Now make the actual jam. Put a handful of cherry pits inside a clean dish towel on the floor. Use a dish towel you’re happy to stain! Now tap them gently with a hammer, through the cloth, until you hear them crack. This is oddly satisfying. Open up the dish towel and remove the plump almond-like kernel from inside each pit and reserve; discard any shriveled ones and shake out the shell fragments. Do this in batches until you have 1 ½ tablespoons of kernels, then tie them up in a small piece of cheesecloth or put them in a fine-mesh stainless-steel tea strainer and set aside. (Note: in lieu of all this pit-cracking hoo-ha, you could stir a half a teaspoon of almond extract into the finished jam after you take it off the heat.)

Put a saucer with five metal teaspoons on flat place inside your freezer for testing the jam later.

Combine 3 pounds of the cherries with the larger amount of sugar in a large heatproof mixing bowl.

Put the remaining cherries and sugar, along with the water, in a very large heavy-bottomed non-reactive pot. It will boil up, so the pot really does need to be larger than you might think. Cook over low heat, stirring constantly with a heatproof rubber spatula (or a wooden spoon!) and inching the heat gradually up to medium, until the mixture boils, then cook 7 minutes more until the liquid has become thick and syrupy and the cherries look greatly the worse for wear. Immediately pour the cherries through a metal strainer so that the syrup drains into the bowl with the raw cherries. Press down on the cooked fruit to extract all of the juice. “Discard the cooked cherries” if you are clinically insane!  Otherwise, blend them with 1 cup of limeade, then freeze to make popsicles.

Add half the lemon juice to the cherry mixture, stir well, then scrape it all back into your pot, and add the pit-kernel bag.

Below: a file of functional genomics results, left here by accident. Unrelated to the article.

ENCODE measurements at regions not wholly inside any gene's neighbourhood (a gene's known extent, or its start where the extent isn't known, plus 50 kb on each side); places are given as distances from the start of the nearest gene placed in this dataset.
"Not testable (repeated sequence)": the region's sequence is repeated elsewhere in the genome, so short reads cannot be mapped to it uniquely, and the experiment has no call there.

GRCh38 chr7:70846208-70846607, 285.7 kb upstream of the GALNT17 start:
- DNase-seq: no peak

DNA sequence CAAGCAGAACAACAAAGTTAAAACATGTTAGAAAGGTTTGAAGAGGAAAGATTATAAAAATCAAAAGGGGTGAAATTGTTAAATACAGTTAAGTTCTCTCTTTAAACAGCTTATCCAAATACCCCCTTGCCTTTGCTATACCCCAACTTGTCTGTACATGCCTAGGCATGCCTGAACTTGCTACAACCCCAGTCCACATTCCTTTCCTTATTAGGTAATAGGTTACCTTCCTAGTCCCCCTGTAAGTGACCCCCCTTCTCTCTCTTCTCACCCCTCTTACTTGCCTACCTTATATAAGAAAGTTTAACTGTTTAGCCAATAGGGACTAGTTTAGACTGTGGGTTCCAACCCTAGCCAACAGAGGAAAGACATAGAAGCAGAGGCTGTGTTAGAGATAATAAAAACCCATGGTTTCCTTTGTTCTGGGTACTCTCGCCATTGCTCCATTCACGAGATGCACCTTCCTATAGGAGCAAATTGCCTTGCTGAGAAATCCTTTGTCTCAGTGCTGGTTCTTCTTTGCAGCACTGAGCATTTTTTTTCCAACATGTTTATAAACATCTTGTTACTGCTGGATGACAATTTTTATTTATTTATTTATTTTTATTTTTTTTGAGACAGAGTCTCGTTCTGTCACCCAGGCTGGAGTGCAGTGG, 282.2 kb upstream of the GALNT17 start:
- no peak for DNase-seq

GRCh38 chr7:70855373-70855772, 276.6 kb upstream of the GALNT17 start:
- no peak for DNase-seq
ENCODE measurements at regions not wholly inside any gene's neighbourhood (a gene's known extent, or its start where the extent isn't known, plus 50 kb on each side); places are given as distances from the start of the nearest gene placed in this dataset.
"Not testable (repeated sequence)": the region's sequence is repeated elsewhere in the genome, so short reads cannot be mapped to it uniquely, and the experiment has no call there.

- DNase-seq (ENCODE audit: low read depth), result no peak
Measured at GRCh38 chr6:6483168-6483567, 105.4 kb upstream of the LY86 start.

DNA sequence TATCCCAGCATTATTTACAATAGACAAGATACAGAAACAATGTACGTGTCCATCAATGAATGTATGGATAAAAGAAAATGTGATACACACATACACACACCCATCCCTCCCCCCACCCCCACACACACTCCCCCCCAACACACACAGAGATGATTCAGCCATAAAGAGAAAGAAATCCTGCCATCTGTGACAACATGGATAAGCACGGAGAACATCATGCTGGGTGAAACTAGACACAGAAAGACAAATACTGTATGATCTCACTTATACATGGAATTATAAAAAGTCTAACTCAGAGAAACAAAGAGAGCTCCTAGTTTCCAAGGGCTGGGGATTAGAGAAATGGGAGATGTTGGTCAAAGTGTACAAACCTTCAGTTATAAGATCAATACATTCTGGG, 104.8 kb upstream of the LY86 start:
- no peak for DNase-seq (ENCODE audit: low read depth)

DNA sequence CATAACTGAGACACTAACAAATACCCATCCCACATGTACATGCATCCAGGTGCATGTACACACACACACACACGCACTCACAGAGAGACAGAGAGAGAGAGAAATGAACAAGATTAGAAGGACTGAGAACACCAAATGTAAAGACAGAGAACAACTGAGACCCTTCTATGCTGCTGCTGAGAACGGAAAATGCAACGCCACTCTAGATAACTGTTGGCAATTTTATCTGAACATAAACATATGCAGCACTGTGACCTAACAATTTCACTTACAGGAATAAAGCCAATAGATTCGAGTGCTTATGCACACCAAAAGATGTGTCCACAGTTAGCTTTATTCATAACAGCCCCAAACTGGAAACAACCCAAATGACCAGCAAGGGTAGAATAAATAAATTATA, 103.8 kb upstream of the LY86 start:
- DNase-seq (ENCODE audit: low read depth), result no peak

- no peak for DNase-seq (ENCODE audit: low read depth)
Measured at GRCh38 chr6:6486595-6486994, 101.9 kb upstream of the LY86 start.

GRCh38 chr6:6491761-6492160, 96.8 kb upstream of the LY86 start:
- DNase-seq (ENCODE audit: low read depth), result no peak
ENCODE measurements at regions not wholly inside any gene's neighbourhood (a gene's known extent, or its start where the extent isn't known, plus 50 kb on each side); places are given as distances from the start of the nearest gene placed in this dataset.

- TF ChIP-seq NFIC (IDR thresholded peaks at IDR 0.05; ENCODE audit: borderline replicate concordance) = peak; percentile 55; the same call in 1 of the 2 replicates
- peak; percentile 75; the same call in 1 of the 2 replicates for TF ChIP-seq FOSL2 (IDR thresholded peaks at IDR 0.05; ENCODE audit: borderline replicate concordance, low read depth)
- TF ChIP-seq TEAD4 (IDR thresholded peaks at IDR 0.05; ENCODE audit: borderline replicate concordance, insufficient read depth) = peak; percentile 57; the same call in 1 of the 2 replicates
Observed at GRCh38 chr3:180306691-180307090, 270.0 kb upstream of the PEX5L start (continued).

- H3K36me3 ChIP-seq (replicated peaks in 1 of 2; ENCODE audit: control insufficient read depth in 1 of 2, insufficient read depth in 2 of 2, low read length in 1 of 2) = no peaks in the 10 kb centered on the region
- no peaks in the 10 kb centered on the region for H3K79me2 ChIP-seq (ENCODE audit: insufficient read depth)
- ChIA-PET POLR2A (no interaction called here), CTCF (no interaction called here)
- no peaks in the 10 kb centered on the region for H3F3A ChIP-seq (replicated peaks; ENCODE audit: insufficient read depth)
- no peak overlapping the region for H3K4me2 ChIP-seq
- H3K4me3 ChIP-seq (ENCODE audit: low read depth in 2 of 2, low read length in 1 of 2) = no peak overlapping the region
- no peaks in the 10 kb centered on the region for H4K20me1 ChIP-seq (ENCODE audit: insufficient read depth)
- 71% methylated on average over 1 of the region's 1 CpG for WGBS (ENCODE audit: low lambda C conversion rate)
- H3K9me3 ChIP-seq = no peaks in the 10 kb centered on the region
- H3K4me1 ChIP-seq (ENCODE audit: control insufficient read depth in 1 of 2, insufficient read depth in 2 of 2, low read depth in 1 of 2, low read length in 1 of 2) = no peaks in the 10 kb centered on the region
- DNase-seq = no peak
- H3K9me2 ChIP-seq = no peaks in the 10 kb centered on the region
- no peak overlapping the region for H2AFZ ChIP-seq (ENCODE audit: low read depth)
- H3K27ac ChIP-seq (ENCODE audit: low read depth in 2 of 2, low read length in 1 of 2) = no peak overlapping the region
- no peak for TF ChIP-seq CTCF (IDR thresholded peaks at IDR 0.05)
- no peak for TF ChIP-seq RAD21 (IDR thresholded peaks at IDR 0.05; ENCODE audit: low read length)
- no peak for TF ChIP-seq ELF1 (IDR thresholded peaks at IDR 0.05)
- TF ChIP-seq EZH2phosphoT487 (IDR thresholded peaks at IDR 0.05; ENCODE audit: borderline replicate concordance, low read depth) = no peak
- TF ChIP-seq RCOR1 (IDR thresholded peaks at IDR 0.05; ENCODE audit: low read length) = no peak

Bring the mixture to a boil over medium heat, gradually increasing the heat to high. Boil rapidly, stirring every minute or two, for “10 to 15 minutes.” How will you know which? I didn’t, so I went for 12 ½ minutes, sensible girl that I am. Monitor the heat closely as you stir, and turn it down a little if the jam feels like it’s sticking. Between stirrings, use a stainless-steel spoon to skim the foam carefully off the top of the mixture. Again, maybe I don’t get out enough, but I find this oddly satisfying. Also, I always eat all the foam.

After 10-15 minutes, turn the heat off and let the mixture rest for a minute without stirring. Scrape all the rest of the foam off of it, then stir in the rest of the lemon juice.

Return the jam to medium-high heat and continue to cook, stirring frequently. Lower the heat as needed to prevent scorching. After 5 more minutes, you should start to test the jam for doneness. To do this, turn the heat off and fill one of your frozen teaspoons half full of jam liquid. Return it to the freezer for 3 minutes, then test it: tilt the spoon vertically to see whether the jam runs; if it is reluctant to run, then it is done. If it runs very quickly, cook it for another few minutes, stirring, then test again. Repeat until it’s done (mine took another 5 minutes), then turn off the heat and remove the pit-kernel bag.

Pour the jam into sterilized jars and process as above and according to the manufacturer’s directions.

We still have black fingernails from the cherry juice.
Pit Boss Birdy. Smashing pits is so much fun! Better even than punching an inflated clown.
The pit kernels in a bag. Please don't mention in the comments about how they have cyanide in them and we're all going to die.
Lemon juice.
Boiling jam, pre scum-skimming.
Our very huge canning pot.
Spoons in the freezer.